December 2015: Recenti Progressi in Medicina
Rafael Miñano, Ángel Uruburu, Ana Moreno-Romero, Diego Pérez-López
This paper presents an experience in developing professional ethics by an approach that integrates knowledge, teaching methodologies and assessment coherently. It has been implemented for students in both the Software Engineering and Computer Engineering degree programs of the Technical University of Madrid, in which professional ethics is studied as a part of a required course. Our contribution of this paper is a model for formative assessment that clarifies the learning goals, enhances the results, simplifies the scoring and can be replicated in other contexts...
January 5, 2016: Science and Engineering Ethics
F Bastardot, P Vollenweider, P Marques-Vidal
Social networks (social media or #SoMe) have entered medical practice within the last few years. These new media--like Twitter or Skype--enrich interactions among physicians (telemedicine), among physicians and patients (virtual consultations) and change the way of teaching medicine. They also entail new ethical, deontological and legal issues: the extension of the consultation area beyond the medical office and the access of information by third parties were recently debated. We develop here a review of some social networks with their characteristics, applications for medicine and limitations, and we offer some recommendations of good practice...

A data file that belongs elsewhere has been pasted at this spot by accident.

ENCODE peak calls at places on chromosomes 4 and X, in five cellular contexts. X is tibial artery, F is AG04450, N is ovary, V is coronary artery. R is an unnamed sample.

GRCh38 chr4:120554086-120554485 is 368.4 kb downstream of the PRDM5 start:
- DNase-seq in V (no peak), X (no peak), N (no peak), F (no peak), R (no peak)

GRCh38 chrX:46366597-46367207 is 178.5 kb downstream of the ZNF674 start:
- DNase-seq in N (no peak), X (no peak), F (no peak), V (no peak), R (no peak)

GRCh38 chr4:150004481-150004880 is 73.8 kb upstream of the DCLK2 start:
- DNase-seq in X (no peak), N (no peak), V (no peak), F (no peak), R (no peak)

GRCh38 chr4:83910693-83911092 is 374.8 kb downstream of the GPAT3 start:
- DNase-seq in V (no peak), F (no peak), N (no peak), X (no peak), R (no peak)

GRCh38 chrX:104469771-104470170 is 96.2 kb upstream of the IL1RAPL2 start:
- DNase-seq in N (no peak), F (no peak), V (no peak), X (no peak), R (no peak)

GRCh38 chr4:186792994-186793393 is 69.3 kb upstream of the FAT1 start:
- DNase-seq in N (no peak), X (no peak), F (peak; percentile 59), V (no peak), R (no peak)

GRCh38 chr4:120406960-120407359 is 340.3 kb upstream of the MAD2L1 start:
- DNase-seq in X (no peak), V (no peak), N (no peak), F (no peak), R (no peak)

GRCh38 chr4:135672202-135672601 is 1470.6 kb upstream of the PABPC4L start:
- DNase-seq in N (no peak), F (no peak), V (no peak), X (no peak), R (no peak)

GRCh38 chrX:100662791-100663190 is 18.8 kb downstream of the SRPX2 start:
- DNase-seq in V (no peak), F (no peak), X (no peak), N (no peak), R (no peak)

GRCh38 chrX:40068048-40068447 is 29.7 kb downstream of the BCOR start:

November 4, 2015: Revue Médicale Suisse
Perihan Elif Ekmekçi, Berna Arda
Right to health is considered as a fundamental human right. However the realization of right to health is facing obstacles due to the scarce resources which are needed for the provision of health services. Besides the vast technological improvements in medical area leads to the development of diagnosis and treatment possibilities each and every day. Thus, the provision of health services becomes a subject of distributive justice. To define the concept of justice, first one should identify the conditions of demanding right to have something and then determine how and who is obliged to give the deserved...
2015: Turkiye Klinikleri. Tip Etigi-Hukuku-Tarihi, Turkiye Klinikleri Journal of Medical Ethics, Law, and History / Hekimler Birligi Vakfi